GENERICO.ruMedicineScientists have found out how much a person recovers after a sleepless night

Scientists have found out how much a person recovers after a sleepless night

Sleep deficiency is a dangerous condition that cannot be “cured” by one night of sound sleep.

Feeling tired after a lack of sleep? Congratulations, you have joined the multitude of people around the world who suffer from sleep deprivation, a serious problem that can affect mental and physical health.

According to statistics, sleep problems constitute “a global epidemic that threatens the health and quality of life of 45% of the world's population.”

It would seem that it is easy enough to “recover” from sleep deficiency, especially in youth: have you slept longer and returned to your usual state? Unfortunately, it’s not that simple.

A recent study found that recovering from a sleep deficit is difficult, even for young adults. Thirteen people in their 20s who slept 30% less than they needed for 10 nights did not fully recover most of their cognitive processes even after seven nights of unrestricted sleep.

“This is a qualitative, albeit small, study to investigate the effect of partial sleep deprivation – mainly looking at the relationship between sleep duration and changes in cognitive function,” said Dr. Bhanu Prakash Kolla, a sleep medicine specialist at the Mayo Clinic in Rochester.

“Cognitive response time improved within seven days and returned to baseline, while other cognitive tasks, including accuracy, did not fully recover,” added Kolla.

“Research has shown that there are aspects such as memory and mental analysis speed that will not recover as quickly,” said sleep specialist Dr. Raj Dasgupta.

“Of course, the main parts of sleep loss can be restored, but there are things that you just won't get back quickly. This is why it is so important to avoid sleep deficits, ”adds Dasgupta.

You need healthy sleep

It may have been a small study, but it replicates the results of previous scientific work. A sleep laboratory study found that people who slept less than six hours a night for two weeks and felt relatively well performed as poorly on cognitive and reflex tests as people who were sleep deprived for two weeks. full nights.

This is because the brain needs continuous sleep cycles to learn new skills, retain key memories, and rebuild the body from the stress of the day. During sleep, the body literally regenerates itself at the cellular level.

Therefore, chronic sleep deprivation affects the ability to concentrate, learn new things, be creative, solve problems and make decisions. Even skipping sleep for only one night disrupts the body.

Lack of sleep for 18 hours can impair your ability to drive just as badly if you had a significant concentration of alcohol in your blood, according to the US Centers for Disease Control and Prevention.

A 2017 study found that healthy middle-aged adults who only slept poorly one night produced large amounts of the protein amyloid beta, which is responsible for the plaque associated with Alzheimer's disease.

A study published in June found that older adults who have significant difficulty falling asleep and constantly wake up at night have a high risk of developing dementia or early death.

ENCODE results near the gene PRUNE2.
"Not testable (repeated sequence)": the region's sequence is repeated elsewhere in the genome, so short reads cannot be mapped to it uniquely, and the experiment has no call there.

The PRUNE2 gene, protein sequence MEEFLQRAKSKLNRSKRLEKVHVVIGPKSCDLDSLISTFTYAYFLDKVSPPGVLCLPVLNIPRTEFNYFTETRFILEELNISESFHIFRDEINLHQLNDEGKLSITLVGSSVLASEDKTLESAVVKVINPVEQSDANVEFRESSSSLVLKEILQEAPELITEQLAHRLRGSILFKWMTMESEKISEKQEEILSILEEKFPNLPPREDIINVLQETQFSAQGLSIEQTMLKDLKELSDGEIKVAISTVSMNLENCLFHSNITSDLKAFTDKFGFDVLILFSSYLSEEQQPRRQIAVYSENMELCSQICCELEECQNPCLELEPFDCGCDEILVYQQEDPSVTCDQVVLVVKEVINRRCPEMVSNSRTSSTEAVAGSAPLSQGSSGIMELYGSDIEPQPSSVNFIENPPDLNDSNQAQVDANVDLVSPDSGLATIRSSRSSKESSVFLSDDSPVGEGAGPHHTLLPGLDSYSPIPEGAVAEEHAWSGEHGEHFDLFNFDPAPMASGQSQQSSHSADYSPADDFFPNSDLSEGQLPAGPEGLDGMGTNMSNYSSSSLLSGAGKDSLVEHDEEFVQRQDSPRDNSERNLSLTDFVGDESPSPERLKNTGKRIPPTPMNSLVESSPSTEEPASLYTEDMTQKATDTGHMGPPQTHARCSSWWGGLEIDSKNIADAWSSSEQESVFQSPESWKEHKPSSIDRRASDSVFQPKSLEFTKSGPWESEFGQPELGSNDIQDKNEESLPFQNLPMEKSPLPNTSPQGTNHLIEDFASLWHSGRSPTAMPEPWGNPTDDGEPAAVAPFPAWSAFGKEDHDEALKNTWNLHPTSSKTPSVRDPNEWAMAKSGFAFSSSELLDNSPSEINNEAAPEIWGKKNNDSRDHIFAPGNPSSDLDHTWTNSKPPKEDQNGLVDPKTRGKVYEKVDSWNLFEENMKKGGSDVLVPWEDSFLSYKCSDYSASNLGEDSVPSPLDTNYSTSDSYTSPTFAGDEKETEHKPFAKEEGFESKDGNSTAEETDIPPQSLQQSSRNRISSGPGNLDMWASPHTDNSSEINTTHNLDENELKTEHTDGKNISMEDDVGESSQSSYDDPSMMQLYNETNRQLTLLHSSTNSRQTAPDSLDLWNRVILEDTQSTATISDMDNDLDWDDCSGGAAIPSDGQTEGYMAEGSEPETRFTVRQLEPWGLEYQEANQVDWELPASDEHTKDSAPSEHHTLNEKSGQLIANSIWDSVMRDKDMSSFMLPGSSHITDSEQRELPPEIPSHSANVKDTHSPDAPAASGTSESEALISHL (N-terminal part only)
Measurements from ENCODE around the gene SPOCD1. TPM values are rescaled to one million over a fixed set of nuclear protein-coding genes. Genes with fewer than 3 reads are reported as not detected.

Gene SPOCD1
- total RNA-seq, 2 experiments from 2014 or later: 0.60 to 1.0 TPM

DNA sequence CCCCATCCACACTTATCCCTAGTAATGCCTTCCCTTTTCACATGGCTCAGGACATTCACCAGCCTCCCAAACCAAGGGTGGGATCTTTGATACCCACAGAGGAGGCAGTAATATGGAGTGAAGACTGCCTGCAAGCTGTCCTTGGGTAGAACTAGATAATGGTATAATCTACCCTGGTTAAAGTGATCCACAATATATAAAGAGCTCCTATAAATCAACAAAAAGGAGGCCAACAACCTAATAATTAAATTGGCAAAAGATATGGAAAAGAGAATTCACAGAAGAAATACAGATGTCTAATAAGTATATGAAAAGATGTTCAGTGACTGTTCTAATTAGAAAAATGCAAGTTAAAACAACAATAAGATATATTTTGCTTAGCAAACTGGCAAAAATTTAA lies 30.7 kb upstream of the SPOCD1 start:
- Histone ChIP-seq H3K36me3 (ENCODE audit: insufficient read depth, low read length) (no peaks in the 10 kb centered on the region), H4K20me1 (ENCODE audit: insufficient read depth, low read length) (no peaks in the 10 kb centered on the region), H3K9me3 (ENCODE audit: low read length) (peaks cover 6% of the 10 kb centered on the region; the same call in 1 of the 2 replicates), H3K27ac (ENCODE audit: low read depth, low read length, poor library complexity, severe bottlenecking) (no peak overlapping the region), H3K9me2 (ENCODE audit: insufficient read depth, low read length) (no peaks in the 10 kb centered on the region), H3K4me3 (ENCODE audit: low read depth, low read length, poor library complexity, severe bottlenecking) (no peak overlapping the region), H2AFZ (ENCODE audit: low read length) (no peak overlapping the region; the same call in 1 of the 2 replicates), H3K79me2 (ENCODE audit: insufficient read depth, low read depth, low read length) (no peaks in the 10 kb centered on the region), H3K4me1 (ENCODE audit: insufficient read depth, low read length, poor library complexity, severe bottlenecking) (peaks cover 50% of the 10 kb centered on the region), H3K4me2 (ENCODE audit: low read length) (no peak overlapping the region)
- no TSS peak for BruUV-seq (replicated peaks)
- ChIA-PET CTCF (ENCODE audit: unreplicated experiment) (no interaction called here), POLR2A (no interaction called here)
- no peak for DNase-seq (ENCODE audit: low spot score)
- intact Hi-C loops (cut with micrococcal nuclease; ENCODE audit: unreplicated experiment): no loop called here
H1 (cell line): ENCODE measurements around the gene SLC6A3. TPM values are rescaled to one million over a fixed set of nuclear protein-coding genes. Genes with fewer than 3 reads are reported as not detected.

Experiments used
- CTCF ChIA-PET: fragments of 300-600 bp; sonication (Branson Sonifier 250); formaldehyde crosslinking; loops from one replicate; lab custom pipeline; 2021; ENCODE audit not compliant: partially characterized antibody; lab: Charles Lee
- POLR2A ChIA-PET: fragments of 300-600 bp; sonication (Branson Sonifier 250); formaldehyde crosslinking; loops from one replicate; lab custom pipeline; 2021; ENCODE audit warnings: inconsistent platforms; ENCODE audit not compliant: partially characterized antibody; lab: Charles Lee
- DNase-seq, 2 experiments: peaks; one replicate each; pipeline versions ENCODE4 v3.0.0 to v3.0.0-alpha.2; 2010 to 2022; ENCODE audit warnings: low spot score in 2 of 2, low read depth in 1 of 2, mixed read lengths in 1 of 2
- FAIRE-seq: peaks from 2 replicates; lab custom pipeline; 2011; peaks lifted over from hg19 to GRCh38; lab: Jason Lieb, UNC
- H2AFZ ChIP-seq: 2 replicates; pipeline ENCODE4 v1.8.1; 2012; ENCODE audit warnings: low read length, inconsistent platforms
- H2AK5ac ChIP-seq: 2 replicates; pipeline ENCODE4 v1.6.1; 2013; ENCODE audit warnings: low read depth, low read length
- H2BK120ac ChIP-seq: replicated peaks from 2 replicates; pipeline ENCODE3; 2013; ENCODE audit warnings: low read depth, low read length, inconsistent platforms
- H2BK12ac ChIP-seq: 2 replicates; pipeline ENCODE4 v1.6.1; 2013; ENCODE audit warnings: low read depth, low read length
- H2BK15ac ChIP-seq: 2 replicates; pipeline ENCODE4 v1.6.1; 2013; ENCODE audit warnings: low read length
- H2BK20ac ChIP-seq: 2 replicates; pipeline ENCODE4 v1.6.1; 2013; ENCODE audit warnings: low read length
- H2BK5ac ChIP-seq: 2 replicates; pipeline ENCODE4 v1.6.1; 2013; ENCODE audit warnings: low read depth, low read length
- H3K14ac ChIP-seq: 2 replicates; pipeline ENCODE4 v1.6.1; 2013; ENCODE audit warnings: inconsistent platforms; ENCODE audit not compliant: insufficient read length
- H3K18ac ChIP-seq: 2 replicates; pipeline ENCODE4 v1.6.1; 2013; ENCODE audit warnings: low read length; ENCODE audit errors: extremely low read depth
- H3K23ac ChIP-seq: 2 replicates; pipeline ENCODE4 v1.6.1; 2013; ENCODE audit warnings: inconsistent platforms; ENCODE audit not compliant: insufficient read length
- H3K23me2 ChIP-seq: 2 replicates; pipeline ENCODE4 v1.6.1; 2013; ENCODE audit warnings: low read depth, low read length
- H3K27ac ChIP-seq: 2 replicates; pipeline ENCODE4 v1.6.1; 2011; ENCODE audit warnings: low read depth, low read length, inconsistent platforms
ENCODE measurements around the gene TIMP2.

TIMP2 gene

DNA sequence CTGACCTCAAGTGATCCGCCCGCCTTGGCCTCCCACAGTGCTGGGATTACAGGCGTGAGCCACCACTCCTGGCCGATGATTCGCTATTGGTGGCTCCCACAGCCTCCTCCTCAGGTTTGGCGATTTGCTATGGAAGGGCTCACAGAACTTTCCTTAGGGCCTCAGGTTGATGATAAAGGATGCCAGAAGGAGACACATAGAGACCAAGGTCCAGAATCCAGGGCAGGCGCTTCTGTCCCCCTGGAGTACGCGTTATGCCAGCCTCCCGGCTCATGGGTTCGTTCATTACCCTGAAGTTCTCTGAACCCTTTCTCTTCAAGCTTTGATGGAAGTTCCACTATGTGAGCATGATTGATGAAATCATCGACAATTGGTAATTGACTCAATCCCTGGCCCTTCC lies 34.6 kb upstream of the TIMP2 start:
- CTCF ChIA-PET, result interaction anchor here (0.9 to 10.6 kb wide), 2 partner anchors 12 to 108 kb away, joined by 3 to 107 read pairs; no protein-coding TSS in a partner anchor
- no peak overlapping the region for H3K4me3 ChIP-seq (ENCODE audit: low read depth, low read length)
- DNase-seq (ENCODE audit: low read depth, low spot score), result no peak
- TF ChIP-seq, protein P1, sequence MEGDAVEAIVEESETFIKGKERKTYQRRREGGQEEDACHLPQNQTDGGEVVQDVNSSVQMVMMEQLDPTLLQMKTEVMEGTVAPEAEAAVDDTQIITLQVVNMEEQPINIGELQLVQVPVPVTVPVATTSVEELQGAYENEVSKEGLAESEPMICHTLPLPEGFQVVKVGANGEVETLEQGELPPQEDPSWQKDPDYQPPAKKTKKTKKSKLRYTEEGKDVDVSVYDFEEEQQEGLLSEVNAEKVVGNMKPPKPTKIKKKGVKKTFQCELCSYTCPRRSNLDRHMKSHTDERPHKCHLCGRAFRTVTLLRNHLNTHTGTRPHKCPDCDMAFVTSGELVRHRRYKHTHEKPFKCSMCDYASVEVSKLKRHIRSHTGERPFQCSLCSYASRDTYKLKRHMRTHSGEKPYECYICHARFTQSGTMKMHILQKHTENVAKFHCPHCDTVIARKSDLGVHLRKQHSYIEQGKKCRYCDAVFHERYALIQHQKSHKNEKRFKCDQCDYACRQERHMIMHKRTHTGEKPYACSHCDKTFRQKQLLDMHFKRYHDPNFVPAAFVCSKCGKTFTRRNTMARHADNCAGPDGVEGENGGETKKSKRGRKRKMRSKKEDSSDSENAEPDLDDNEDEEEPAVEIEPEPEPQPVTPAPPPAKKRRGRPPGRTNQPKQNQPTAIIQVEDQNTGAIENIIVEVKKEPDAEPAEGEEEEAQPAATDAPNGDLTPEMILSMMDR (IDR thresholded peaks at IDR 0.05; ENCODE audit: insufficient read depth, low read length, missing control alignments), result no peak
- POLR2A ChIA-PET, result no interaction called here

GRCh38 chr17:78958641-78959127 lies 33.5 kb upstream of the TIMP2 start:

Depending on age, people need to get 7 to 10 hours of sleep every night. But, for example, official statistics in the United States indicate that 1 in 3 Americans suffer from a sleep deficit. In addition, 50 to 70 million Americans struggle with sleep disorders such as insomnia and restless legs, which can ruin a restful night.

The US Centers for Disease Control and Prevention calls this a “public health problem” because disturbed sleep is associated with a higher risk of critical conditions, including high blood pressure, weakened immune function, weight gain, mood swings, paranoia, depression, and a high risk of diabetes. stroke, cardiovascular disease, dementia, and some cancers.

How long does it take to recover from a sleep deficit?

“We don't know for sure. New research suggests that some aspects of activity, especially in younger patients, may take longer to recover from sleep deprivation, says Kolla.

The key, experts say, is to avoid sleep deprivation.

“We need to remember to prioritize sleep and try to get 7 hours of sleep every night. Not getting enough sleep is bad for our mood, ”the professor adds.

You can tune in to a good sleep by cutting out negative habits and minimizing your alcohol intake. A properly balanced diet, regular exercise, mental alertness, and control of blood pressure and cholesterol levels will also improve sleep, experts say.

You can also solve any sleep problems by “programming” yourself. Experts call this “sleep hygiene,” and suggest setting a sleep mode designed for relaxation, which means not watching TV, using smartphones or other devices that emit blue light, at least one to two hours before bed.

The world is still struggling to recover from the coronavirus pandemic. One of the many negative consequences of the pandemic is that many people literally “lost sleep,” but “pandemic insomnia” can be overcome. Experts say that it just takes practice and new good habits.

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